The terms ‘white collar’ and ‘blue collar’ used to confuse me. Why do so many businessmen wear blue shirts? Why do blue collared plumbers earn as much as (if not more than) white collared pencil-pushers? Only in Australia, of course. When I was a young lass, my dream man (and that of my girlfriends) would be a hunk who wears a blue shirt with sleeves rolled up past his well-developed biceps, wears cream chinos, and frequents the beach, with his pet Labrador. Although I never met this man, I did discover the allure of the blue shirt. When I was considering a match for this burgundy leather pencil skirt, I knew that only a blue shirt would do. Ravaging my closet until every collar was turned, my misery almost ended in the worst possible FWP (First World Problem) – owning so many clothes yet having nothing to wear, when gratefully, hubby’s wardrobe came to the rescue. Herringbone 2-ply cotton? It will have to do.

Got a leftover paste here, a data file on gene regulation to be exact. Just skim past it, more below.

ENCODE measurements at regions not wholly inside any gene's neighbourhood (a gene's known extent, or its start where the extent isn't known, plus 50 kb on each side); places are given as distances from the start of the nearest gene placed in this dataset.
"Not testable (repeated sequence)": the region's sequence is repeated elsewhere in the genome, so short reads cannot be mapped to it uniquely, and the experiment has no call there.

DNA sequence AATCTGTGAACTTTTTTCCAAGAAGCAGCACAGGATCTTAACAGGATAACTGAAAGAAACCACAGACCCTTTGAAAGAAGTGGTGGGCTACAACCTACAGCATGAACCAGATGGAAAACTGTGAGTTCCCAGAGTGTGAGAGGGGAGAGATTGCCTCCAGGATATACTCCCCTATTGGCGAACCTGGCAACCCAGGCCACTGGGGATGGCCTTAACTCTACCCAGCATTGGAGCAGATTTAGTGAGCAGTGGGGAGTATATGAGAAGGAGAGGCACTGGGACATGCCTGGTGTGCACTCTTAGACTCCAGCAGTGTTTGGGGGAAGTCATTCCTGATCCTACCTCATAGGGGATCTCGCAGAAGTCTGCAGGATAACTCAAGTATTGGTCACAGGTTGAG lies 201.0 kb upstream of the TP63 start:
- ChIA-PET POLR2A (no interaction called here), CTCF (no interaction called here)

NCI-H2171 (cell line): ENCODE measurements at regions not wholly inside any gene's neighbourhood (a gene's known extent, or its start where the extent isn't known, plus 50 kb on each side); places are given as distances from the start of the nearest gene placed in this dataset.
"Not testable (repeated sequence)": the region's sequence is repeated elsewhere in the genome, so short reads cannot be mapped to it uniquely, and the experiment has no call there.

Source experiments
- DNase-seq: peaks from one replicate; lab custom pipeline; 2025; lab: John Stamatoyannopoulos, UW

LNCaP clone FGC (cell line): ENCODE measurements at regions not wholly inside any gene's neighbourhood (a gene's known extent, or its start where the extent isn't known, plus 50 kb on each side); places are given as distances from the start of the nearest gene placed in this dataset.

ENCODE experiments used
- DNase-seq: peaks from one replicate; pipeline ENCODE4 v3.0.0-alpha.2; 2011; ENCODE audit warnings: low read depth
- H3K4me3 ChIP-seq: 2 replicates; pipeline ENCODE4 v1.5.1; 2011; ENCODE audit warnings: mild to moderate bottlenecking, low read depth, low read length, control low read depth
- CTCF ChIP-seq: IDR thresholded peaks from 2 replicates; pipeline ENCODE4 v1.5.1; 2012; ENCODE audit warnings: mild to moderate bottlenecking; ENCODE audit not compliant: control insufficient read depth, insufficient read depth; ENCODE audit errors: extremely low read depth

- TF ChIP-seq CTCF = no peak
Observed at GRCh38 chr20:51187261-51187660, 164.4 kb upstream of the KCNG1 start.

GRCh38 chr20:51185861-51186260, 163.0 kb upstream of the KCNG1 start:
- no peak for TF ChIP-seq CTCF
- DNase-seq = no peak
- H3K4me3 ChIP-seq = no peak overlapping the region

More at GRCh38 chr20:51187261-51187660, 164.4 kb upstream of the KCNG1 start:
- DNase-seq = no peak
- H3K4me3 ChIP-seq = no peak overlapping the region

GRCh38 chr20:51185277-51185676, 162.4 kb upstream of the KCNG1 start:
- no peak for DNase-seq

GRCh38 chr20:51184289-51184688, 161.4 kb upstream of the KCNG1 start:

Wear: Hubby’s Herringbone Shirt / DIY necklace / Edenborough Evans Ring  / Vintage Earrings, Skirt & Bag / Tom Gunn Selby shoes (last seen here)

Where: Conference Room at Mansion Hotel & Spa at Werribee Park

It may not be the most tailored shirt I’ve ever sported, but the luxurious fibres of a mens’ shirt is mesmerizingly comforting. No wonder stylish women of the past and present borrowed from the boys both on film and in reality. Who can forget Audrey Hepburn in a crisp number in Breakfast at Tiffany’s, or Uma Thurman busting her moves in a white shirt, cufflinks and all, or Emmanuelle Alt, in her uniform shirt and skinnies, looking the epitome of Parisian nonchalance. So next time you’re out of wardrobe options, for example, when you’re away on holidays or in this instance, on a weekend getaway at Mansion Hotel & Spa at Werribee Park, remember that your man’s stash is also your sartorial playground.